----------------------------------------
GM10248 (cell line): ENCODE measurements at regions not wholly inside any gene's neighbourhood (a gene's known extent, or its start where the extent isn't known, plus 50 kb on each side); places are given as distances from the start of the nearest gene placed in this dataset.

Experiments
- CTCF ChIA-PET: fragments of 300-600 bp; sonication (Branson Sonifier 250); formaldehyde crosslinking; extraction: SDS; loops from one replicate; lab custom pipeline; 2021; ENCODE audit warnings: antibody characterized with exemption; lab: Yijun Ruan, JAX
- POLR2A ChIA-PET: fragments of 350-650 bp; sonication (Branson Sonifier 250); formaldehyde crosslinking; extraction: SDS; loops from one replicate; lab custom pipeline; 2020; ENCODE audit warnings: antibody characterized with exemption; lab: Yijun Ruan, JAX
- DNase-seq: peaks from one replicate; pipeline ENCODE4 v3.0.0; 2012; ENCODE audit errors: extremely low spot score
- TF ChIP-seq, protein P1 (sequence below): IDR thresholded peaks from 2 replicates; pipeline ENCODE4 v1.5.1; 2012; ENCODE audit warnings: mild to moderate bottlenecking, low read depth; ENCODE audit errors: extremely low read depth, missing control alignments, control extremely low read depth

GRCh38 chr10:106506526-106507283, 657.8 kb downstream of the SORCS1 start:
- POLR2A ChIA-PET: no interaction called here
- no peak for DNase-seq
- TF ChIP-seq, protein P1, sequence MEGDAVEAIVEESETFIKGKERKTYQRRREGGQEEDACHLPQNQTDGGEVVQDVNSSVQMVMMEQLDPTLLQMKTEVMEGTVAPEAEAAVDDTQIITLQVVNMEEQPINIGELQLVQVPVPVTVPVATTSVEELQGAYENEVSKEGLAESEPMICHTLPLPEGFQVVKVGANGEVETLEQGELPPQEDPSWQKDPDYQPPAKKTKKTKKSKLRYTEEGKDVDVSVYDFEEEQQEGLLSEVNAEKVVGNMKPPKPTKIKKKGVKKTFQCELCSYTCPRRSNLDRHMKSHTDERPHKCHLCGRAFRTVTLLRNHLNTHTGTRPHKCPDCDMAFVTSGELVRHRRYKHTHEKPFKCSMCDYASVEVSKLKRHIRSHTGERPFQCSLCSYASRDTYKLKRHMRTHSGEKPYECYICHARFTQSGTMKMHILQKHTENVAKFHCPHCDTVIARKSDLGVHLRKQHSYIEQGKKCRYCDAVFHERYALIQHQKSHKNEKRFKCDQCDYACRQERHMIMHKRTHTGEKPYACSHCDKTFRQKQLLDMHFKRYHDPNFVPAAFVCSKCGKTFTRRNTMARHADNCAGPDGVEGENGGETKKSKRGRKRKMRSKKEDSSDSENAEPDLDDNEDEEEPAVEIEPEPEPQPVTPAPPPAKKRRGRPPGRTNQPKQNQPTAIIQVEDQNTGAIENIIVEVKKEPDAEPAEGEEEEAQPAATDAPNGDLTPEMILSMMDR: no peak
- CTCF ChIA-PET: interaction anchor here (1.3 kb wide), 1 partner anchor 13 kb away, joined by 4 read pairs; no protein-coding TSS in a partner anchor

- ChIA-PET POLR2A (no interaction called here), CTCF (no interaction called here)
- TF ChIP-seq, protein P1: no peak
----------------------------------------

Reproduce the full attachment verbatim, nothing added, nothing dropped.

GM10248 (cell line): ENCODE measurements at regions not wholly inside any gene's neighbourhood (a gene's known extent, or its start where the extent isn't known, plus 50 kb on each side); places are given as distances from the start of the nearest gene placed in this dataset.

Experiments
- CTCF ChIA-PET: fragments of 300-600 bp; sonication (Branson Sonifier 250); formaldehyde crosslinking; extraction: SDS; loops from one replicate; lab custom pipeline; 2021; ENCODE audit warnings: antibody characterized with exemption; lab: Yijun Ruan, JAX
- POLR2A ChIA-PET: fragments of 350-650 bp; sonication (Branson Sonifier 250); formaldehyde crosslinking; extraction: SDS; loops from one replicate; lab custom pipeline; 2020; ENCODE audit warnings: antibody characterized with exemption; lab: Yijun Ruan, JAX
- DNase-seq: peaks from one replicate; pipeline ENCODE4 v3.0.0; 2012; ENCODE audit errors: extremely low spot score
- TF ChIP-seq, protein P1 (sequence below): IDR thresholded peaks from 2 replicates; pipeline ENCODE4 v1.5.1; 2012; ENCODE audit warnings: mild to moderate bottlenecking, low read depth; ENCODE audit errors: extremely low read depth, missing control alignments, control extremely low read depth

GRCh38 chr10:106506526-106507283, 657.8 kb downstream of the SORCS1 start:
- POLR2A ChIA-PET: no interaction called here
- no peak for DNase-seq
- TF ChIP-seq, protein P1, sequence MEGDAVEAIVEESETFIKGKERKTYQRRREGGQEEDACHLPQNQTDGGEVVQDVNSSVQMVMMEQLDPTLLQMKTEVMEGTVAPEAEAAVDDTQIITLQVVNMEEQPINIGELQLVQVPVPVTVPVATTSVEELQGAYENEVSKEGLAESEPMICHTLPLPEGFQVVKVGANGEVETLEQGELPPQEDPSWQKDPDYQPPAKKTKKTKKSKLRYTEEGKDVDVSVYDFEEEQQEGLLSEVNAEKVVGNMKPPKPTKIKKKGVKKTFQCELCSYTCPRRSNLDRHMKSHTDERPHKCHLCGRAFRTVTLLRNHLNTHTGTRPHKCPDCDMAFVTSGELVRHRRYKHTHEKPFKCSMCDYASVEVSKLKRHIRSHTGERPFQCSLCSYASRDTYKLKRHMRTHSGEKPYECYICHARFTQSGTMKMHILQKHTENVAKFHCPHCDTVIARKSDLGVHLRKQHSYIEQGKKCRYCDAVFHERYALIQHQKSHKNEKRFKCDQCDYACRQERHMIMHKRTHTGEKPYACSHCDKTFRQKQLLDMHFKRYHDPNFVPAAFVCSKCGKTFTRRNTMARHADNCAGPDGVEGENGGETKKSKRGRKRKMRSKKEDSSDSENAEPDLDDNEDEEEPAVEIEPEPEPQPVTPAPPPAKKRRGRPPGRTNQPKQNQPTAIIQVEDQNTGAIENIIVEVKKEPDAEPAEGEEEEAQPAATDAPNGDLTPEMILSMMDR: no peak
- CTCF ChIA-PET: interaction anchor here (1.3 kb wide), 1 partner anchor 13 kb away, joined by 4 read pairs; no protein-coding TSS in a partner anchor

- ChIA-PET POLR2A (no interaction called here), CTCF (no interaction called here)
- TF ChIP-seq, protein P1: no peak